• Chordioids is related to slash chords as a technique insofar as known chords may be used as chordioids to create resultant scales, but differs in that chordioids used are not exclusively known chords. (wikipedia.org)
  • The dominant 9sus4 has a perfect fourth rather than a major third and is called a sus4 chord rather than an 11th, though it may also be called a slash chord (G9sus4 = F/G). [G9sus4 = GCDFA = F/G = GFAC] It may even be written Dm7/G, which shows the merging of ii7 and V7. (wikipedia.org)
  • virulent
  • Cord factor is virulent towards mammalian cells and critical for survival of M. tuberculosis in hosts, but not outside of hosts. (wikipedia.org)
  • A large quantity of cord factor is found in virulent M. tuberculosis, but not in avirulent M. tuberculosis. (wikipedia.org)
  • Unfortunately, despite the knowledge obtained, the factors that make M. tuberculosis virulent have not yet been identified ( 23 , 29 ). (pubmedcentralcanada.ca)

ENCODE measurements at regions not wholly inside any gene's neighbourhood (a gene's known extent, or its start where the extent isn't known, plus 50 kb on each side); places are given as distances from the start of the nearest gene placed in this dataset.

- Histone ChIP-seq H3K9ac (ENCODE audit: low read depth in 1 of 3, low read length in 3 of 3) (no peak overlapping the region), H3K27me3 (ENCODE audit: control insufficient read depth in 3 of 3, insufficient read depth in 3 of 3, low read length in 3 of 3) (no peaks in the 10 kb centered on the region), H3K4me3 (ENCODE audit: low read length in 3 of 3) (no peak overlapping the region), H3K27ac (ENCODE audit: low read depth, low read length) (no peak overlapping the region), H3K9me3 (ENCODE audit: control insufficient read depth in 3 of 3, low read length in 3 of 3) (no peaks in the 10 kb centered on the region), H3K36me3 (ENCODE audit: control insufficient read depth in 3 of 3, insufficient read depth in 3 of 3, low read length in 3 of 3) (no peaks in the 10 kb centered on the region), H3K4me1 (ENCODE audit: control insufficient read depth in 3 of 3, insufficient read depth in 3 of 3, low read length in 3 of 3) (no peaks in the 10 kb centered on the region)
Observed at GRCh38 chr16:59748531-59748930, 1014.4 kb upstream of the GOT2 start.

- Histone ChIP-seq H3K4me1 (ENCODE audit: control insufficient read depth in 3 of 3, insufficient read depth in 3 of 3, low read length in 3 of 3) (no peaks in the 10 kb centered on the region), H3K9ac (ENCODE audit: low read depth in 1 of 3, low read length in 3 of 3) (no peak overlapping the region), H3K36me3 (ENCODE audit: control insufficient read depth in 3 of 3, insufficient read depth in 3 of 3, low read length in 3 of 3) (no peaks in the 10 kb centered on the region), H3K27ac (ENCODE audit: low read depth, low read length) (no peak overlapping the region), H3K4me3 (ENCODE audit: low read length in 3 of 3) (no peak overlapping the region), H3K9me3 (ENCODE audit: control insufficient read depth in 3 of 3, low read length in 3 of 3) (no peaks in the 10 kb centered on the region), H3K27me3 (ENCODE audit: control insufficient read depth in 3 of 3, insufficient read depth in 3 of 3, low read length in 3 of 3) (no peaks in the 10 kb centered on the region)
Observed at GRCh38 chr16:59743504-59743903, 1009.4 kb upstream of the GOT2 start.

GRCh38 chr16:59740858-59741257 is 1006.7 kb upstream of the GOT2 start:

• therefore
  • The function of cord factor is highly dependent on what environment it is located, and therefore its conformation. (wikipedia.org)
  • Early tracheostomy should therefore be considered in patients with these risk factors because it may facilitate pulmonary care. (empr.com)
  • Therefore, I propose an alternative strategy to encourage host tissue regeneration through the delivery of synthetic "cells" that have been bioengineered to withstand injection forces that can cause cell death, as well as release important growth factors necessary for regeneration in a controlled manner. (stanford.edu)